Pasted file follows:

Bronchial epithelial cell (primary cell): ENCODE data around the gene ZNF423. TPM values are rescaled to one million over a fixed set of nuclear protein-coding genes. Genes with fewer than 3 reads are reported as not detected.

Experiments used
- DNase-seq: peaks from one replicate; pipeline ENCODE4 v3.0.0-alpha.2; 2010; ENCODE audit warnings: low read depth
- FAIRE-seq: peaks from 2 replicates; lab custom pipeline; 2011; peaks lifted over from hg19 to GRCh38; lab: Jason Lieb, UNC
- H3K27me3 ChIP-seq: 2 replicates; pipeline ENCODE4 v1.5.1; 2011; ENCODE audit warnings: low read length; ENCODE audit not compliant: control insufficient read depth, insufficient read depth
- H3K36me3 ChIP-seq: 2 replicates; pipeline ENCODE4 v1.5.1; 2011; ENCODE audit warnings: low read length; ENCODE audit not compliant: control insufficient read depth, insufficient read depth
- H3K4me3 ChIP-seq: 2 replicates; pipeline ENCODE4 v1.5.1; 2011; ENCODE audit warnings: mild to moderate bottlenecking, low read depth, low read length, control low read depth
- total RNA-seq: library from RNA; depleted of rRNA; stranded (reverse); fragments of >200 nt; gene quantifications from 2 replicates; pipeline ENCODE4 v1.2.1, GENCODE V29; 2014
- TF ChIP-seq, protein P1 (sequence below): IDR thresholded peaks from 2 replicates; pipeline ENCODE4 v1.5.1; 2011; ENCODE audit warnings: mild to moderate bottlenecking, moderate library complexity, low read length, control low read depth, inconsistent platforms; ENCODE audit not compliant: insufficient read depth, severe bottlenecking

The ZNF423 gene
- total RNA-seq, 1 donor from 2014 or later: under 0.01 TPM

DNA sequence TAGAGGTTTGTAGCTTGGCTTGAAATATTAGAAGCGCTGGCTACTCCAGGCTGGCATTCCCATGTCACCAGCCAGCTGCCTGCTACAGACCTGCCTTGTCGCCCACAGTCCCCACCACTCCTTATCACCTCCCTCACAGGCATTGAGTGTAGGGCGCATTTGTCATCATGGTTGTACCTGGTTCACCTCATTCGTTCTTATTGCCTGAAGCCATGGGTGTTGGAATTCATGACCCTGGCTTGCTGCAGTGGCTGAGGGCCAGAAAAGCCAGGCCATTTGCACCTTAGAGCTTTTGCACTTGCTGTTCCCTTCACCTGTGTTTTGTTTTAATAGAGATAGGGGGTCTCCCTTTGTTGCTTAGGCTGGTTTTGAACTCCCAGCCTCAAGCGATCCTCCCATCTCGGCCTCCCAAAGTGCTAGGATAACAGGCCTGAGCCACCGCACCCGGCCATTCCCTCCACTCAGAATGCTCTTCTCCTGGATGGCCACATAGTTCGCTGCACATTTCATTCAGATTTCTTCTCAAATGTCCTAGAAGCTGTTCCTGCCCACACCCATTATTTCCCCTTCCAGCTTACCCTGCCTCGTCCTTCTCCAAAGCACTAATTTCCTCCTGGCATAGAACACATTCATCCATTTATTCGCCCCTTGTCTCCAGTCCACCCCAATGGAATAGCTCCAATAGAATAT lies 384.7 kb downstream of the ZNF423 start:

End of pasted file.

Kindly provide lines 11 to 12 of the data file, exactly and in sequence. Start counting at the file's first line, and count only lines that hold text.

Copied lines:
- total RNA-seq, 1 donor from 2014 or later: under 0.01 TPM

DNA sequence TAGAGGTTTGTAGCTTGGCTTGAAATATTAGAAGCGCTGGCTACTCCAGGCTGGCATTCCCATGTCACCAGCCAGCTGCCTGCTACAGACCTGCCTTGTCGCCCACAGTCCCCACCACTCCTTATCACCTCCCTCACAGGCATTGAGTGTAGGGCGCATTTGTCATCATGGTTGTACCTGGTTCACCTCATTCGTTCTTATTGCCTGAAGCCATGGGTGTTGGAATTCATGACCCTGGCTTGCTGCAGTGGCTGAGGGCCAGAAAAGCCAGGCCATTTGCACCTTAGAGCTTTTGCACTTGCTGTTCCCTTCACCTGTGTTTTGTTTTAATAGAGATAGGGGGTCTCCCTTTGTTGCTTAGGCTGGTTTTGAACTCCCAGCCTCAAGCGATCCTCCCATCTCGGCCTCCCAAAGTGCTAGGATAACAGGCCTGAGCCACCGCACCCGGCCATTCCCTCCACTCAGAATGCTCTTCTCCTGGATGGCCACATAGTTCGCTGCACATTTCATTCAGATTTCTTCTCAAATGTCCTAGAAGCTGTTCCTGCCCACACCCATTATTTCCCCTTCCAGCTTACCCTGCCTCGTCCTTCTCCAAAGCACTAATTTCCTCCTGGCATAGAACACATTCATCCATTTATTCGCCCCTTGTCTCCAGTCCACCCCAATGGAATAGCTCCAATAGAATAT lies 384.7 kb downstream of the ZNF423 start: